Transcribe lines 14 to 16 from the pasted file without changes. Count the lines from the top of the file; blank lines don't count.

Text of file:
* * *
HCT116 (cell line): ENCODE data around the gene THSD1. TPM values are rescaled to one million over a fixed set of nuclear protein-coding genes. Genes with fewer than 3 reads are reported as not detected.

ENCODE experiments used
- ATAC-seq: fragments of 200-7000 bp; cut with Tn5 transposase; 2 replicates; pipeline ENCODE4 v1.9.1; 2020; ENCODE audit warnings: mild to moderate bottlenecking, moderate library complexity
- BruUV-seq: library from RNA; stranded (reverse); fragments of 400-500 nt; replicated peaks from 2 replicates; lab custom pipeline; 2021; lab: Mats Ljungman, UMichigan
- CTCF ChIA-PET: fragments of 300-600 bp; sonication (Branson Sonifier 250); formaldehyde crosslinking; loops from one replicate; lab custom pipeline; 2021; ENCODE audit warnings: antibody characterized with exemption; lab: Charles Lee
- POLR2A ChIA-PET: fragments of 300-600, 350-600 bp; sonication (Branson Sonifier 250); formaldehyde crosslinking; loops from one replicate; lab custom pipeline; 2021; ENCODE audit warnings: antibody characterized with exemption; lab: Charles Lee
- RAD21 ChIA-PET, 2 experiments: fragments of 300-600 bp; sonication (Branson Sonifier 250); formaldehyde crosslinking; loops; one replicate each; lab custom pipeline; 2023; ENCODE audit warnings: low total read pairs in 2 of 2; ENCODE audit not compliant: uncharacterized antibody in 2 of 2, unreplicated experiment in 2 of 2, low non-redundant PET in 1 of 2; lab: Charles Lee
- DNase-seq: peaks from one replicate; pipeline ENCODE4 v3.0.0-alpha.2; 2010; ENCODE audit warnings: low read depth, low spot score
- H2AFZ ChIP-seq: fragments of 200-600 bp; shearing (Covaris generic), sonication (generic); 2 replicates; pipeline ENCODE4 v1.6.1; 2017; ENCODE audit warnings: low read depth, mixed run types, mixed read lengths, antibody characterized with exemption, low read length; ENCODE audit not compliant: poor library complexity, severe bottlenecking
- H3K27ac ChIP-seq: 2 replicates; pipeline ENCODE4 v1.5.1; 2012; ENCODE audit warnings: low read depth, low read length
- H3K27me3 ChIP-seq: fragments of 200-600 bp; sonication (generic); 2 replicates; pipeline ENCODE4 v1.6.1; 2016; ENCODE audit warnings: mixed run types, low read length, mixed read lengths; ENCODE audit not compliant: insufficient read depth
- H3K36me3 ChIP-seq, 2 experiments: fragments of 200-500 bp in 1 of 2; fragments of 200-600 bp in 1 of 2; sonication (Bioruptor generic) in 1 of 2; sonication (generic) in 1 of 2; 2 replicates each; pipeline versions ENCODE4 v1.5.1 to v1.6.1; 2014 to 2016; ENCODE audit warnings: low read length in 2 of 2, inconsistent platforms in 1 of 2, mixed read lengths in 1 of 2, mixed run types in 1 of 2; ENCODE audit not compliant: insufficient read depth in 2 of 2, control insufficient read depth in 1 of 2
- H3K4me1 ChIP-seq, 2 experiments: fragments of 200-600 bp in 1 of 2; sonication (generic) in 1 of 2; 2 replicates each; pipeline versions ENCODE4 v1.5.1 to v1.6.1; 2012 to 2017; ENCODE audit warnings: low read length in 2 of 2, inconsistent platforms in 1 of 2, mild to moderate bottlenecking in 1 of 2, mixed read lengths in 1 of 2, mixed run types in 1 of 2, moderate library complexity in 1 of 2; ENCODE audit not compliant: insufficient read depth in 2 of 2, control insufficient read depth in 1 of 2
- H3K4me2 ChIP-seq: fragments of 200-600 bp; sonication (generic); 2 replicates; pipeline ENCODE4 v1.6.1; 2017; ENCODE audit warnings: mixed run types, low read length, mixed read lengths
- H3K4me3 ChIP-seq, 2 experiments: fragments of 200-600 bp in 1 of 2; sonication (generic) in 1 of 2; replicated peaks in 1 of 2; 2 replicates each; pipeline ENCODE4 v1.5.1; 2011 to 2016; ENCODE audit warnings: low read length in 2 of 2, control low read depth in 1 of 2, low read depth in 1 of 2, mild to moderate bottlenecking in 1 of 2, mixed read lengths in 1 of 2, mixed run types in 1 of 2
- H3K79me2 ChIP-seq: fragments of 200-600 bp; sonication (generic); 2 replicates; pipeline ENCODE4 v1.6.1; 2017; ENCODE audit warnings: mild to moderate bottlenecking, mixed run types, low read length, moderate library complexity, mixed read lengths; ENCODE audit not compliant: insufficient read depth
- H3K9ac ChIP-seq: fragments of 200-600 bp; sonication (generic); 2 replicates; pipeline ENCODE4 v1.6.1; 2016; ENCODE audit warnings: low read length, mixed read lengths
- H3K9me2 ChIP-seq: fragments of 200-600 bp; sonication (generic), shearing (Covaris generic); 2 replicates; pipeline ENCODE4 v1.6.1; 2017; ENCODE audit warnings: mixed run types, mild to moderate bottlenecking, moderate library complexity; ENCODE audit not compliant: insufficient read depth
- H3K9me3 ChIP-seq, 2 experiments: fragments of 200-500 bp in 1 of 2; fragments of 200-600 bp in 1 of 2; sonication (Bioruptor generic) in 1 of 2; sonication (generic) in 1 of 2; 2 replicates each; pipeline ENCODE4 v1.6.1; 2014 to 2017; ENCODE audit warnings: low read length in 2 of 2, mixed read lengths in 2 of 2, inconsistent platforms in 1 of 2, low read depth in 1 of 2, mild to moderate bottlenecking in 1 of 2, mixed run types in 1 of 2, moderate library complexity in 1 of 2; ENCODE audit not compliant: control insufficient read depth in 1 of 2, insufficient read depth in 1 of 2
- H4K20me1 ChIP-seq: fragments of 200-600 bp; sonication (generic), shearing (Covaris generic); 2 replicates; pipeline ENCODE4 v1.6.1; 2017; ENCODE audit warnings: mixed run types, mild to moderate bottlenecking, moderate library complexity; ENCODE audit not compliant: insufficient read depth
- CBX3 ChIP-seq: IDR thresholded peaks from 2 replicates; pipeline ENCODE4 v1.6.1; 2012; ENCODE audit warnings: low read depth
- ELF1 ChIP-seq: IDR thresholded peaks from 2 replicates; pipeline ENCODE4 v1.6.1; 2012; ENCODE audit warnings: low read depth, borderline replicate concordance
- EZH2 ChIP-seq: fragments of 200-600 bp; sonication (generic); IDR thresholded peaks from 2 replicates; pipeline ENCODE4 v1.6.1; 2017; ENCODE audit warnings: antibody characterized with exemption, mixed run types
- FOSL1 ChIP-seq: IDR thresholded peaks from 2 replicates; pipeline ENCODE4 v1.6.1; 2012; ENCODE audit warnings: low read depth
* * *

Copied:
- H3K4me2 ChIP-seq: fragments of 200-600 bp; sonication (generic); 2 replicates; pipeline ENCODE4 v1.6.1; 2017; ENCODE audit warnings: mixed run types, low read length, mixed read lengths
- H3K4me3 ChIP-seq, 2 experiments: fragments of 200-600 bp in 1 of 2; sonication (generic) in 1 of 2; replicated peaks in 1 of 2; 2 replicates each; pipeline ENCODE4 v1.5.1; 2011 to 2016; ENCODE audit warnings: low read length in 2 of 2, control low read depth in 1 of 2, low read depth in 1 of 2, mild to moderate bottlenecking in 1 of 2, mixed read lengths in 1 of 2, mixed run types in 1 of 2
- H3K79me2 ChIP-seq: fragments of 200-600 bp; sonication (generic); 2 replicates; pipeline ENCODE4 v1.6.1; 2017; ENCODE audit warnings: mild to moderate bottlenecking, mixed run types, low read length, moderate library complexity, mixed read lengths; ENCODE audit not compliant: insufficient read depth